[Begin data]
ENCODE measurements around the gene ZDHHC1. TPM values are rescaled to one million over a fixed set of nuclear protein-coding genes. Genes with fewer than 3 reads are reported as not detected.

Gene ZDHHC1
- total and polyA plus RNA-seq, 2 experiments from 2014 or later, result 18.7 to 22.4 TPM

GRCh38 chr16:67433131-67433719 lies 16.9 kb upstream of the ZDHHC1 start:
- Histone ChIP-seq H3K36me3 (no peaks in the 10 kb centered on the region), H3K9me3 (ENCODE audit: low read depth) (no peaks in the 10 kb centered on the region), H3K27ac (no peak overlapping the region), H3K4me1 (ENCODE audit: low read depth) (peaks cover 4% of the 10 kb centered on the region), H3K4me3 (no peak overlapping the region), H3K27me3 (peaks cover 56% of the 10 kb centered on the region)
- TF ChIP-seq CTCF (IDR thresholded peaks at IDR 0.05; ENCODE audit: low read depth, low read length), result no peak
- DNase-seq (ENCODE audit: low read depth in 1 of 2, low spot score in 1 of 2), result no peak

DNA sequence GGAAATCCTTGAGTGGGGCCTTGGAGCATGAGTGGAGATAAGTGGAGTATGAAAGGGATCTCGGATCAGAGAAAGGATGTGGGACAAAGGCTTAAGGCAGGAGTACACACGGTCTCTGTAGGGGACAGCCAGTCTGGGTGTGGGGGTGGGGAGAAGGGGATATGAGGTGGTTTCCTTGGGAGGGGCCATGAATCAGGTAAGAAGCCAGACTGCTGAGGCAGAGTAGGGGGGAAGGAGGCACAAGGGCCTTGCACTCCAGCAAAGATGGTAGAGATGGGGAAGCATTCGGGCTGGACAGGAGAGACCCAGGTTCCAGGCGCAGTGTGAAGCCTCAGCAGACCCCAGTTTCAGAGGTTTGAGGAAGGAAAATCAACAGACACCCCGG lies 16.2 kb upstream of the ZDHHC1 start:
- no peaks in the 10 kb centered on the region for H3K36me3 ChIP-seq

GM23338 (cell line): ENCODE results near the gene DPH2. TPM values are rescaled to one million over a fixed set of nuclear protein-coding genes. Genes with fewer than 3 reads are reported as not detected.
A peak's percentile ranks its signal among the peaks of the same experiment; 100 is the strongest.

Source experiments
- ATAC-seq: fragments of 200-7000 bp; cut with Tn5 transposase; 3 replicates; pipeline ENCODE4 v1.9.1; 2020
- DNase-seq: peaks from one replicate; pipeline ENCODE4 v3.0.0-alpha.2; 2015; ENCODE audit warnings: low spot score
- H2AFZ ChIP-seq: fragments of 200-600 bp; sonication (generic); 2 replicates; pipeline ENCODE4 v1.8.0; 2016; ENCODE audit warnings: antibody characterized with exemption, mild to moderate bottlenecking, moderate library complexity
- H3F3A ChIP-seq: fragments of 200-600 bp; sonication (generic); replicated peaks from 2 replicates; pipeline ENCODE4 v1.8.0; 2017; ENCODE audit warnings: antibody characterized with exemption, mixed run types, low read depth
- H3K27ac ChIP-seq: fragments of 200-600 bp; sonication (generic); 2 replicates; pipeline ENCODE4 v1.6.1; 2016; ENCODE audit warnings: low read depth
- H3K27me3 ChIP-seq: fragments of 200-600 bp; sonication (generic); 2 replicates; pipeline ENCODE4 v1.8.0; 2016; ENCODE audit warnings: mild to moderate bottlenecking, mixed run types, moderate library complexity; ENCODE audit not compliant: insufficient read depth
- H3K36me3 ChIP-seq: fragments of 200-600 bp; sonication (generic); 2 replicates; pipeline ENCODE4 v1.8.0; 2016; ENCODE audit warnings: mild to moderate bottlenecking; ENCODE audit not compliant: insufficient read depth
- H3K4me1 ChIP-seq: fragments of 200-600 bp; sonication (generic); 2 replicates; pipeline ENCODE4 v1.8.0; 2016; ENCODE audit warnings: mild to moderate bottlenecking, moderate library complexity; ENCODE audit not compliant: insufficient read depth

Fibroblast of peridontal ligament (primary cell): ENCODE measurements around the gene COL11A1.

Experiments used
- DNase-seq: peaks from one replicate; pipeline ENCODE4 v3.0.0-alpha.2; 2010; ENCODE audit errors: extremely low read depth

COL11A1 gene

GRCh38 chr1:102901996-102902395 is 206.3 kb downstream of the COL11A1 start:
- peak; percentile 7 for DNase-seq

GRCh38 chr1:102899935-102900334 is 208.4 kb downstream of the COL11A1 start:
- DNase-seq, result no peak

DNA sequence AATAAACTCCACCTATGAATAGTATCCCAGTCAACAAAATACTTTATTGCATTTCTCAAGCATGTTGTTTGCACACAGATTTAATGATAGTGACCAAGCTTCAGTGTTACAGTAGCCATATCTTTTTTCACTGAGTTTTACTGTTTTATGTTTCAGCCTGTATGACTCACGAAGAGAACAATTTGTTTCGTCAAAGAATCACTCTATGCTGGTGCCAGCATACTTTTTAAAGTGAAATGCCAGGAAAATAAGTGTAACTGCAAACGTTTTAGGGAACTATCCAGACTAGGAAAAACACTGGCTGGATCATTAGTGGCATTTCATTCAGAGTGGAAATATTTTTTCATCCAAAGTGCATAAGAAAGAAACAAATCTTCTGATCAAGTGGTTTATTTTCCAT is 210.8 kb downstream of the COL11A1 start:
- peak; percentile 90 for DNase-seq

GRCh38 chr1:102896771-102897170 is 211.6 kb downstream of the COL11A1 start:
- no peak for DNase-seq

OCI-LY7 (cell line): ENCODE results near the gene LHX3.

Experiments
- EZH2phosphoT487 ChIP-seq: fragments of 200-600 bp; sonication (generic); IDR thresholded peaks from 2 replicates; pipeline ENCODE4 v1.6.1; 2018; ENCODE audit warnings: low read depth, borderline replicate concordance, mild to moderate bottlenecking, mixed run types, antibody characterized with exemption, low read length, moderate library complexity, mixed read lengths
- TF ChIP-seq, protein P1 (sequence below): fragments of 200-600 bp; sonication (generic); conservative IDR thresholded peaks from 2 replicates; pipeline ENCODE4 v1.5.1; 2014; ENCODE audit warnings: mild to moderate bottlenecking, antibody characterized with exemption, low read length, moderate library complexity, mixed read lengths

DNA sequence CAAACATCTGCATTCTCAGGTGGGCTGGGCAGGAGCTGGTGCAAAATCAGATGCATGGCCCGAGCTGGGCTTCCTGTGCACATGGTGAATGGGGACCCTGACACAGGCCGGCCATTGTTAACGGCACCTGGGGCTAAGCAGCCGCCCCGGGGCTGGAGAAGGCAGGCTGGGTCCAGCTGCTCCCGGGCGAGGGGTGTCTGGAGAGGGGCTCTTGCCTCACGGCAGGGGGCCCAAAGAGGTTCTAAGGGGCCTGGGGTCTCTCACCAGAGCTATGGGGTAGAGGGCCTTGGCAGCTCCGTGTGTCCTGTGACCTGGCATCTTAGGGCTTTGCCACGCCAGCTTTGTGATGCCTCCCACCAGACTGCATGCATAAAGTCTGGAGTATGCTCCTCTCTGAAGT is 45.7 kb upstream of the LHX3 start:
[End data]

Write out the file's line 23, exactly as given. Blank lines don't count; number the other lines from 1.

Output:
- DNase-seq: peaks from one replicate; pipeline ENCODE4 v3.0.0-alpha.2; 2010; ENCODE audit errors: extremely low read depth